From Food Loss to Pectin: Unlocking Hidden Value in Agricultural Byproducts

The project aims to address the significant issue of food loss in the agricultural sector in Lebanon by valorizing it, and thus mitigating its economic and environmental ramifications.

Food loss refers to the decrease in the quantity or quality of food at various stages of the supply chain, including production, post-harvest handling, processing, and distribution. Food loss can happen due to a variety of reasons such as spoilage, pests, weather conditions, inefficient supply chain management, and improper storage.

In Lebanon, food loss is primarily due to inadequate storage facilities, inefficient supply chain management, and damage during transportation caused by poor infrastructure and handling practices. Additionally, ban on agricultural exports to some Arab countries, political instability and economic challenges exacerbate these issues, leading to further inefficiencies and waste in the food supply chain.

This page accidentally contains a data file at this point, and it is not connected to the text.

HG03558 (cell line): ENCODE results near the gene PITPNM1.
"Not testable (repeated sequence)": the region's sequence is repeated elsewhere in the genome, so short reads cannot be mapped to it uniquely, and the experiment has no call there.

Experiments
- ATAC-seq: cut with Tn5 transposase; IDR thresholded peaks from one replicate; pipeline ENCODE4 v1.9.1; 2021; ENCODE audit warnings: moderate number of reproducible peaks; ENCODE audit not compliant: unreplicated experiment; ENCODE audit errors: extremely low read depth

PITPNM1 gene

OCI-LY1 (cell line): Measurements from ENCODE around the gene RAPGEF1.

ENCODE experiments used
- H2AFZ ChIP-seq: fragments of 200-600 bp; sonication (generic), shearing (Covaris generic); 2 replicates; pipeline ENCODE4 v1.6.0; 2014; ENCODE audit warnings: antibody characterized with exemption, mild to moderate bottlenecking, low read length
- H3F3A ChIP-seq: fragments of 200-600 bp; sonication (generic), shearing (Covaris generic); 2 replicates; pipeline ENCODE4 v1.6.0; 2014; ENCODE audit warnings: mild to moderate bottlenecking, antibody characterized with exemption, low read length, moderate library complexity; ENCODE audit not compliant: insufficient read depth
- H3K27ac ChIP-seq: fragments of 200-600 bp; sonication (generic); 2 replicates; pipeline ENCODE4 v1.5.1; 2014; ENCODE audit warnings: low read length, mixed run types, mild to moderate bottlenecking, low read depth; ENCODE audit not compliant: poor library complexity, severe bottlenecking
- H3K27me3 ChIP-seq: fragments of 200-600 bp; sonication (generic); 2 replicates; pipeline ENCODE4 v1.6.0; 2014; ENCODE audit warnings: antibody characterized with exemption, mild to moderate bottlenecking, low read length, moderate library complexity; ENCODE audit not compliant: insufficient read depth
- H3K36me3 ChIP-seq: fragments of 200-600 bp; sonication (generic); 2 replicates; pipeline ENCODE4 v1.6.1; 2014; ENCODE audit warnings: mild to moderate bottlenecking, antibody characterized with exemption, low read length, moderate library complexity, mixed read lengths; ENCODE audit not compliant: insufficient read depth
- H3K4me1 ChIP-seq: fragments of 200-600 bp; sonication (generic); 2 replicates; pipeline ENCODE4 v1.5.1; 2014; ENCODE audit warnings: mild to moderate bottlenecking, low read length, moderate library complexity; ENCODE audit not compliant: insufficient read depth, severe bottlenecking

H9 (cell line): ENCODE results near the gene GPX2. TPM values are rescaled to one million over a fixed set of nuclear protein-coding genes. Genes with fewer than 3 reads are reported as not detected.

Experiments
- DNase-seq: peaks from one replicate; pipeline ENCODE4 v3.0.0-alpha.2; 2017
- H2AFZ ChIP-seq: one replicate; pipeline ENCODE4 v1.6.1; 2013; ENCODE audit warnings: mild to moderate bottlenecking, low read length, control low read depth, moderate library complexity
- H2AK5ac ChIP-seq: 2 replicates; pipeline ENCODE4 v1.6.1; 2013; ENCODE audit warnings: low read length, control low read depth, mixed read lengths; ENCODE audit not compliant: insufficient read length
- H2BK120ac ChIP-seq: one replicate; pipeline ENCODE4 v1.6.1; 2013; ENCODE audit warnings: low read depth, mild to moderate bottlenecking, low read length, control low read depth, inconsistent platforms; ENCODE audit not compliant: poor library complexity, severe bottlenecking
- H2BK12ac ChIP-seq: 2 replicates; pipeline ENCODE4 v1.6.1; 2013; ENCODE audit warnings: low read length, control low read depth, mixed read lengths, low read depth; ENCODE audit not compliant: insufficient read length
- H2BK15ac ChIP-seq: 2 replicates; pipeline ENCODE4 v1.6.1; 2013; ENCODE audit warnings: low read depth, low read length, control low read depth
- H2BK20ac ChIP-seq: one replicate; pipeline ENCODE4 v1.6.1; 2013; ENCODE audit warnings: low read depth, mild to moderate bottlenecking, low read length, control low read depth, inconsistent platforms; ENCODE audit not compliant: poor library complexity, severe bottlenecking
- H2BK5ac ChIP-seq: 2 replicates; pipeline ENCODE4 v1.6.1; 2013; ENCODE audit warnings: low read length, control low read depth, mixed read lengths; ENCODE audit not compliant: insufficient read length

Pectin is a natural polysaccharide found in the cell walls of fruits and vegetables, commonly used as a gelling agent in food production, particularly in jams and jellies. It is valued for its ability to form gels when combined with sugar and acid, providing texture and stability to various food products. Additionally, pectin has dietary fiber properties, contributing to digestive health.

Our project aims to valorize food loss in Lebanon by developing a large-scale, multi-year initiative focused on extracting pectin from discarded crops or from waste in the fruit and vegetable processing industry.

Desired Disciplines

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